Sad Trombone for Doonesbury


A world of yes to all of this
The saddest trombone is the fact that Baby Boomers still consider a Hawaiian shirt some sort of political/lifestyle statement. NEVER GET OLD, MAN!
Huh. And not a single Tim Buckley miscarriage spoof among them.
Yes, contemporary newspaper comics, including Doonesbury, suck. However, all those examples of webcomics are ugly and stupid.
The funniest thing to me is that I only read Doonesbury online these days and in fact finding it online has made me a much more regular reader.
It might be porn, but I make a living with webcomics.
Dresden Codak is the greatest webcomic that never updates. As for the claim about 4 people, Penny Arcade alone is at least 10 people, Schlock Mercenary supports a family of 4, Jennie Breeden is doing well for herself, as are Danielle Corsetto, Randy Milholland, and of course the whole Blind Ferret crew.
I could go on, but I hope the point is made?
The daguerreotype is the only way to take pictures. Using digital tools for photography will destroy the medium!
@8, I know a few modern daguerreotypists who would agree with you.

The newspaper comic will always be relevant as long as "Luann" and "Marvin" continue to run. Now that's artistry!
Without newspaper comics, what would the Comics Curmudgeon write about? And where would I get my daily Peanuts rerun?
@8 it's coming back!
Thirty some years ago when I moved to Seattle and it was a two-newspaper town, I didn't know anything about either paper so I chose to subscribe to the Times because it had Doonesbury. I've followed Doonesbury since Joanie Caucus worked in a childcare facility.
Those of us who were Doonesbury nuts from way back could hear the irony in Mike's voice.
@7 Shoosh! You're shaking Paul's rightness!

Also include Jeph Jacques on your list. ;) if you're going to do a limited list, it shouldn't be mostly one hosting group. Something Positive and Girls with Slingshots are hosted on blind ferret servers. The business ties go deep there. ;)
Those who wonder whether or not Trudeau had his tongue in his cheek probably don't realize how long his strip has been online.

Leaving aside the hilarious suggestion that the world would be a better place if we burned all the Calvin and Hobbes and got biweekly Achewood strips going again, there's a pretty serious point to be made about earning a living through comics, namely:

Newspaper strips have syndicates, and web comics do not.

Due to this form of labor organizations, lucrative pap like Blondie could support sublime stuff like Krazy Kat that had no popular appeal to speak of.

And because there is little to no interest in pooling* labor and revenues in the world of webcomics, pap like Penny Arcade doesn't support lovely things like Hark, A Vagrant, which has the relative market penetration of a small, injured bird.


* either on a for-profit basis, as with the newspaper syndicates, or via organized labor. And yes, I've heard of Topatoco, and no, I don't think fixed percentages on licensed T-shirt sales come anywhere near what the newspaper syndicates provided.
@Robotslave, I don't follow Penny Arcade anymore, but they aren't the only game in the webcomics business. Blind Ferret, as mentioned above, has grouped together a few artists that put out daily comics, physical books, prints, and other merchandise. They are also working on moving into animation, putting together an animated series based on Least I Could Do and raising the funds to do a movie of Looking For Group.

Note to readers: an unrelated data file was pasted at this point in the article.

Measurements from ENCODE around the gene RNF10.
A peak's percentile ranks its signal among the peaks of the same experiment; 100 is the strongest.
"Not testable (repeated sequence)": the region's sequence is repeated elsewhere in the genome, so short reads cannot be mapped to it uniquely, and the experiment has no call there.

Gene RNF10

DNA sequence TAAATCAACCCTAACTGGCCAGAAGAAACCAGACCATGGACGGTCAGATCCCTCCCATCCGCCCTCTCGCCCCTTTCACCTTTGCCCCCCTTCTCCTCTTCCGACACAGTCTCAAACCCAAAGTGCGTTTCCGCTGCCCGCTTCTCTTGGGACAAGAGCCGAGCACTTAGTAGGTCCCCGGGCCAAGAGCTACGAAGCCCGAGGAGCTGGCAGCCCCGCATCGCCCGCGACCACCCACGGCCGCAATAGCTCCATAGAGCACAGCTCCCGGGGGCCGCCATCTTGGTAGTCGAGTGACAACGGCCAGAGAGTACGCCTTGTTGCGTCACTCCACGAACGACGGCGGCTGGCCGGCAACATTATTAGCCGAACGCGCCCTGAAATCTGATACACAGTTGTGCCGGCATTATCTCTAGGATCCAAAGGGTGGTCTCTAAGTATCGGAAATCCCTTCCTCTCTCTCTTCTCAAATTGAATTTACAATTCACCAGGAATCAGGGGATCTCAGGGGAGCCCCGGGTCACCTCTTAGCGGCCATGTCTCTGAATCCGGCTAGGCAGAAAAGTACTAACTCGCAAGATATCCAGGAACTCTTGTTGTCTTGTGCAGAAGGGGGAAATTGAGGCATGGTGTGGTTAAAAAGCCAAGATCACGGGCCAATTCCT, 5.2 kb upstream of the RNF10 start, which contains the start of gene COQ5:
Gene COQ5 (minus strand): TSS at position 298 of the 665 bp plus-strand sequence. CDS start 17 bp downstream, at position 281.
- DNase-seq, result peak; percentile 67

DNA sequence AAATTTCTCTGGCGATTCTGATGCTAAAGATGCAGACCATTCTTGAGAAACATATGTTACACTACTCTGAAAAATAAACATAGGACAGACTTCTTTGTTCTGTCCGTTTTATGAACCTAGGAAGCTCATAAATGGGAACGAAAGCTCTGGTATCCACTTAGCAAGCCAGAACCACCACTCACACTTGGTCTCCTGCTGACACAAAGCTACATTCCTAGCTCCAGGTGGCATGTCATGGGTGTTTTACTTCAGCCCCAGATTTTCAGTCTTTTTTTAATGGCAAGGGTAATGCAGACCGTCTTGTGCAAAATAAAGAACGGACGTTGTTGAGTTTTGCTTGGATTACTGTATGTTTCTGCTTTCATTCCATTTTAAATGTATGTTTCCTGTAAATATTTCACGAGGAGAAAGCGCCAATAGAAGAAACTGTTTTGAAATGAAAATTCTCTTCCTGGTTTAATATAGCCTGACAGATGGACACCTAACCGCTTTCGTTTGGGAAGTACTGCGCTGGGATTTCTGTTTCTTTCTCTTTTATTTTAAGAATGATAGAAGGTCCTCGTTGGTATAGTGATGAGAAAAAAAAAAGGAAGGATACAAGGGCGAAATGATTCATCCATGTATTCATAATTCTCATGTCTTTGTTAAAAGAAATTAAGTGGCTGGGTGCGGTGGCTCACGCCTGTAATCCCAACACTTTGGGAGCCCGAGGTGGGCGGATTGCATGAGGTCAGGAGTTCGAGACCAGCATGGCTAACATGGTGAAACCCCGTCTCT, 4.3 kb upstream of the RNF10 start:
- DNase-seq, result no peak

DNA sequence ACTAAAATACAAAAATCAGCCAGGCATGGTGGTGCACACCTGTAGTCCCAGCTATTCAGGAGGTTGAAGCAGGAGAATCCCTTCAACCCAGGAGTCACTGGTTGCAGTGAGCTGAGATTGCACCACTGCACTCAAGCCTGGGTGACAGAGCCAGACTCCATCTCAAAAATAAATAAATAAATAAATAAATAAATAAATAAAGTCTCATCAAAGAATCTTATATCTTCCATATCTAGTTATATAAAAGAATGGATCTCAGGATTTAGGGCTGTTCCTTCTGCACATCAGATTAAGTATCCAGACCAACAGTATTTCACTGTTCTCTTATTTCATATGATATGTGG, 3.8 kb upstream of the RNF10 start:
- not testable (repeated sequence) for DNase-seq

On top of all of their online work, the people behind Blind Ferret decided that their hometown didn't have a good enough comics shop, so they bought brick and mortar buildings and put up physical comics shops in their town. Using the money they earned as web comics artists.

They're proving that it is a business model that can and does work. It just takes finding the right niche, marketing skill, and providing consistent quality product.
Doonesbury's response, reposted from the comments section:

"Sometimes things really are what they seem. I checked with the home office, and the strip is nothing more than a simple gag about the state of newspapers. It was intended for the readers of the 1,100 daily and Sunday print editions that publish the strip. While understandably sentimental about his roots in print media, GBT was an enthusiastic, early adapter to digital platforms, creating three different CD-ROMS (1995), a web-based motion-capture video project (Duke2000), a milblog (2006), e-book editions of his anthologies, and of course, this website, launched in 1995, long before most webcomics were created. He first wrote about the social impact of computers, a favorite topic, in 1972."

But really, is anyone surprised these 20 and 30 something comics creators are standing on the shoulders of a giant like Trudeau and pissing all over him? Penny Arcade is an unmitigated, unfunny, misogynist and racist piece of shit. XKCD is unrepentent STEMmy douchbaggery. The less said about that steaming cynical marketing turd The Oatmeal, the better.

The only webcomics I know of worth a damn are 'Hark! A Vagrant' and she updates roughly every leap year, and 'Subnormality,' which is updated a little more regularly but requires an HD resolution 30" monitor to view properly.
Go to Emerald City Comicon and check out the Topataco booth and a lot of the booths surrounding it. You will find 10's of webcomic artists with devout followings all selling their books at a much faster pace than almost any other independent print artist in the artist's alley. Dinosaur Comics, Saturday Morning Breakfast Cereal, Questionable Content, Not Invented Here, Unshelved, Sam and Fuzzy, etc...

Like it or not, this is the future of comics.

OK, we get it, you like Blind Ferret products and would like to help promote them.

That's fine.

But it's not a particularly persuasive counterargument.